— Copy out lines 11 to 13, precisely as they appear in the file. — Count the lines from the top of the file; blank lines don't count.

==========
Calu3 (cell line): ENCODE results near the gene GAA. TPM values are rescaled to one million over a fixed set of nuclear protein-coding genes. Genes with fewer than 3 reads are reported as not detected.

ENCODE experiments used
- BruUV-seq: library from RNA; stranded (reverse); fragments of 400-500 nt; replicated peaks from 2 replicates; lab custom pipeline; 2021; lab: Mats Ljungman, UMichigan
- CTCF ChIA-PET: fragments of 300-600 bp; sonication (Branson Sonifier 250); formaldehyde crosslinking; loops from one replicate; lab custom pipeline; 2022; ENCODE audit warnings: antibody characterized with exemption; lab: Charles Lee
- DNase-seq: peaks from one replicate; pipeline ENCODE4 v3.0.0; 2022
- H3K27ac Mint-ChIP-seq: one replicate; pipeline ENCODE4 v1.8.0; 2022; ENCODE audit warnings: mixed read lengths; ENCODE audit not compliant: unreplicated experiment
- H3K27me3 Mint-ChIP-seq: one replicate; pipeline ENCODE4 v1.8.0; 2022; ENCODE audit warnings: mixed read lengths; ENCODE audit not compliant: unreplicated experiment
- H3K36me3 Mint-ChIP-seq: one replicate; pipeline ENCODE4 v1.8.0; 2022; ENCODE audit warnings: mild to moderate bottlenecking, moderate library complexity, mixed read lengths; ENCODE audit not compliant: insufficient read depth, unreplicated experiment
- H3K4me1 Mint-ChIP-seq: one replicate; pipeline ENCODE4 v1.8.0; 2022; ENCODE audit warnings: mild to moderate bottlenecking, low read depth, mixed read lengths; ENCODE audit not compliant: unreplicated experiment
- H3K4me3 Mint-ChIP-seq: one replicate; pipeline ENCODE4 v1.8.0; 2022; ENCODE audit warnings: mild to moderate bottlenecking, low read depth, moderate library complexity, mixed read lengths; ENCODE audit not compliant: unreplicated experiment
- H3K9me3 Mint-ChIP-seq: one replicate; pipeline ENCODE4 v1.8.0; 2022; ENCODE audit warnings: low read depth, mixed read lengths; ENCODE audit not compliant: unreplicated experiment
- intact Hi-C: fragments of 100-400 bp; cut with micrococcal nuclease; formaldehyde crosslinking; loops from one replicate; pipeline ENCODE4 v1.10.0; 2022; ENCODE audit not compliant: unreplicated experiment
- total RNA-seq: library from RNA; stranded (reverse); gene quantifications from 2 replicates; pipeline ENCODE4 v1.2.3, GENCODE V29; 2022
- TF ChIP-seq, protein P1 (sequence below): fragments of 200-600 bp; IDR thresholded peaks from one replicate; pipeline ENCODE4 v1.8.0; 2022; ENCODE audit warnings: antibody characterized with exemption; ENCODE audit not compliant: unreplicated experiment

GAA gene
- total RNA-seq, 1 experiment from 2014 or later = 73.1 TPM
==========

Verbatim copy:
- H3K9me3 Mint-ChIP-seq: one replicate; pipeline ENCODE4 v1.8.0; 2022; ENCODE audit warnings: low read depth, mixed read lengths; ENCODE audit not compliant: unreplicated experiment
- intact Hi-C: fragments of 100-400 bp; cut with micrococcal nuclease; formaldehyde crosslinking; loops from one replicate; pipeline ENCODE4 v1.10.0; 2022; ENCODE audit not compliant: unreplicated experiment
- total RNA-seq: library from RNA; stranded (reverse); gene quantifications from 2 replicates; pipeline ENCODE4 v1.2.3, GENCODE V29; 2022